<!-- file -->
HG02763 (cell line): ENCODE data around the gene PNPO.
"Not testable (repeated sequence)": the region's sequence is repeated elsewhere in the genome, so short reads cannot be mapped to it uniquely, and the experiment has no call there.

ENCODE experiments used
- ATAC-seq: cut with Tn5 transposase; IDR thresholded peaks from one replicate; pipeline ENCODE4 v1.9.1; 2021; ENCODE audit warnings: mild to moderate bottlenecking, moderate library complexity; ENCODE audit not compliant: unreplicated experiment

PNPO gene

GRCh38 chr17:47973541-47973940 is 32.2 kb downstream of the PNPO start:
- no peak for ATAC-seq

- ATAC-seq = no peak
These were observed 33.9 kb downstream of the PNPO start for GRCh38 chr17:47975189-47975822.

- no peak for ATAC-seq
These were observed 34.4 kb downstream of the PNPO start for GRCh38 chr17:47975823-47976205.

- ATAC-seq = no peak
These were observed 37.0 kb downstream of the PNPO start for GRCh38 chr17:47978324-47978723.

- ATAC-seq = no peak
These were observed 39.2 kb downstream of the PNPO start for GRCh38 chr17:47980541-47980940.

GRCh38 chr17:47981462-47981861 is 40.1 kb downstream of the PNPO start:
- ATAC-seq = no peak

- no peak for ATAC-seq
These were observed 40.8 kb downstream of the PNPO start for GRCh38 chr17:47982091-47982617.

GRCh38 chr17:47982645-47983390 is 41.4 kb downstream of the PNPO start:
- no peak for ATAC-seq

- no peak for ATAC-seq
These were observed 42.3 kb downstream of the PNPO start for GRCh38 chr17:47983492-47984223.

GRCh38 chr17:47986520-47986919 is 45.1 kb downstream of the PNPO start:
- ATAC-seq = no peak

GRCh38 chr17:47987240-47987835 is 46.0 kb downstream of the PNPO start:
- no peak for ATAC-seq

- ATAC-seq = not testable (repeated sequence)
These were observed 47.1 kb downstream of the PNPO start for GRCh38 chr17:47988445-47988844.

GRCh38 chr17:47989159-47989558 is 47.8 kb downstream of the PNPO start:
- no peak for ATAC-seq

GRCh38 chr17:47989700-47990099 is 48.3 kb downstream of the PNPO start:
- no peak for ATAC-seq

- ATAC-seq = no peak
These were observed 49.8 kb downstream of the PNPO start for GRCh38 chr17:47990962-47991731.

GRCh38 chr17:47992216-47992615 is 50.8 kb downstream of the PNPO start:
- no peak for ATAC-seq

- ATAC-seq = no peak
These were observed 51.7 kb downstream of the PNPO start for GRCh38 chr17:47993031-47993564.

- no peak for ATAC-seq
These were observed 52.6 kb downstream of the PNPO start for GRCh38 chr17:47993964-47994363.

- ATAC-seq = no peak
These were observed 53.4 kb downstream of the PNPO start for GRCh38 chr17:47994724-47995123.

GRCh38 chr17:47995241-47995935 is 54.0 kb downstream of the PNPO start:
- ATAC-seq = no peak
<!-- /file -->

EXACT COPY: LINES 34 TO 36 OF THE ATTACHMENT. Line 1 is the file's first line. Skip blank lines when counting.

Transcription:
- ATAC-seq = no peak
These were observed 49.8 kb downstream of the PNPO start for GRCh38 chr17:47990962-47991731.

GRCh38 chr17:47992216-47992615 is 50.8 kb downstream of the PNPO start: